The Gray Area - New Work by Kim Merritt

The Gray Area - New Work by Kim Merritt

Opening Thursday, May 9th, 5 to 9pm
Exhibit Runs May 8th - May 31st

Kim Merritt is an artist in the truest sense: she can’t really be anything else. “Creating is breathing. Anxiety murders me whenever I’m away from my bench, so it’s like therapy.” Sure, she could make easier money in more traditional careers, but that would be a hollow pursuit for Merritt. Easy money comes at a price. She would be giving up so much more. “I suffer with this passion, and I’m insanely hard on myself, but when someone gets my work I realize that I’m not alone in this. It keeps me going whenever a person connects with one of my pieces.”

Some tough decisions lead to Kim’s upcoming May 9th show, “The Gray Area,” at Virago Gallery. She spent a year mulling the idea of retiring the bulk of Gritty Jewelry. “I scaled back to allow myself more creative time for my soul, my WEIGHT collection, and refining the Weapons line in Gritty Jewelry. The idea terrified me, but a month after retiring everything that wasn't a weapon I couldn't imagine why I was so worried!”

Pulling that trigger paid off. Kim designed and carved twenty-five new pieces for the show. “It feels so freeing and feeds something I neglected for too long. I’m making more one-offs and feeling less like an assembly line.”

The show will feature a big collection of numbered and signed pieces, like a 3-karat gray sapphire, gray moonstone, purple/gray spinel and a yellow sapphire for some spice. So why so much gray? “Gray like Seattle, gray like the space in which I live. I spend a lot of time in the gray area; that’s the place my mind dwells. It makes a perfect backdrop, and when a little color sneaks in it’s so intense.”

“The Gray Area” coincides with Kim’s thirty-ninth birthday. Her expanded WEIGHT collection reflects her thoughts on entering the final phase of her thirties. “Things start to feel heavy. Some goals I set for myself remain unmet, family and friends are aging, and we’re getting achy and cranky. Apparently, I’m past my prime, but I have never felt more myself, so to hell with all that. I feel like I’m on a new path.”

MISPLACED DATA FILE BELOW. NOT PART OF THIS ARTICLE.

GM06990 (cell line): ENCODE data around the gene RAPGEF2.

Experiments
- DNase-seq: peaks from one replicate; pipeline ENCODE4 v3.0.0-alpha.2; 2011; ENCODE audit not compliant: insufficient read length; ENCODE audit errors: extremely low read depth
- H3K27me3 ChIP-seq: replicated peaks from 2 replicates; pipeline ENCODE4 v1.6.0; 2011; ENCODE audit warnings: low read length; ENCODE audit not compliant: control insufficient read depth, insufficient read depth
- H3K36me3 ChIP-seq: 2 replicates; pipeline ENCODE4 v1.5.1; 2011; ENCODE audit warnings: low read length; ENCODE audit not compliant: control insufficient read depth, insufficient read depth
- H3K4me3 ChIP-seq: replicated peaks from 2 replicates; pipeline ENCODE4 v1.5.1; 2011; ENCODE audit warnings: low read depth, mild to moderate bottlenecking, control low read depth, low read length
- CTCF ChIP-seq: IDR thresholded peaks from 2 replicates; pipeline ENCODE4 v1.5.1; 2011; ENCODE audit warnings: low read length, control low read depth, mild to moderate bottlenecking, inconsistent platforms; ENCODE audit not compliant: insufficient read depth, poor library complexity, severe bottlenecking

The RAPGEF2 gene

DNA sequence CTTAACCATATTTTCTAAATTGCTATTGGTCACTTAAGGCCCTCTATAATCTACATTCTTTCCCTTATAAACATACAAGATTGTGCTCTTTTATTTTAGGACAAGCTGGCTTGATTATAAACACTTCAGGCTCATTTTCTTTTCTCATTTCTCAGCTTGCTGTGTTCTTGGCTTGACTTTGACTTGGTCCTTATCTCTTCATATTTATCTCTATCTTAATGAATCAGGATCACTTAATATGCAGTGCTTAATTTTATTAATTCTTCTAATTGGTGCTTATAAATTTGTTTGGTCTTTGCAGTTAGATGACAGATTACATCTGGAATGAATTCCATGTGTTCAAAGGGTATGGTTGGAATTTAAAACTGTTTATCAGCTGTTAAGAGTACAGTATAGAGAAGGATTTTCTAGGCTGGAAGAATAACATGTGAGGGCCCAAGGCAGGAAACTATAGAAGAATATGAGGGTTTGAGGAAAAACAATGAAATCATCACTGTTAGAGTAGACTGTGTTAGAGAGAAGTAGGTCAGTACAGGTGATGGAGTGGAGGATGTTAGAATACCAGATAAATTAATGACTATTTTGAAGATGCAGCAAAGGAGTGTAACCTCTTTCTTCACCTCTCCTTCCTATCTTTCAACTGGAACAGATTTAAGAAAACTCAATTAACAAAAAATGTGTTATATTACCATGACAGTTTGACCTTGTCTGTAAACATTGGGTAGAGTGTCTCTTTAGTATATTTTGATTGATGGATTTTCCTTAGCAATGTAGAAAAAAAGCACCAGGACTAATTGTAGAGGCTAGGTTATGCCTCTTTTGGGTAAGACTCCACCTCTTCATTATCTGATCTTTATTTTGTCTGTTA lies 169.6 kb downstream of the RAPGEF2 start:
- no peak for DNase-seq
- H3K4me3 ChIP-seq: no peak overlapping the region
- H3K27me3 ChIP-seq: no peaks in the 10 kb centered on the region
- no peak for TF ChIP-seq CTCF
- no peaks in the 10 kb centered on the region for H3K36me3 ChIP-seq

Kim has lived in the Pacific Northwest over a decade, but her Southern roots still show in her designs. Metals in her native Central Florida tend to wear a subdued tarnish. That salty, humid air is transformative, disruptive, and perfectly suits its environment. Kim acclimated well to her adopted region, but she still forges a bit of the swampland into her work. Demographics in the region shifted and diversified, but Kim brings a flavor not often experienced way up in this enclave. She still takes her eggs, “...fucking scrambled on top of some grits.” She perfectly suits her environment.

Virago Gallery will prove a festive outpost for the West Seattle Art Walk. Visitors can expect some booze and dancing amidst all that gray. This won’t be a drab affair -- it’s a celebration of life’s conflicts and continuities. It’s also a celebration of Kim’s continued existence. Drop in and remind her that she’s some bit of fabulous witch. Maybe bring her some grits.

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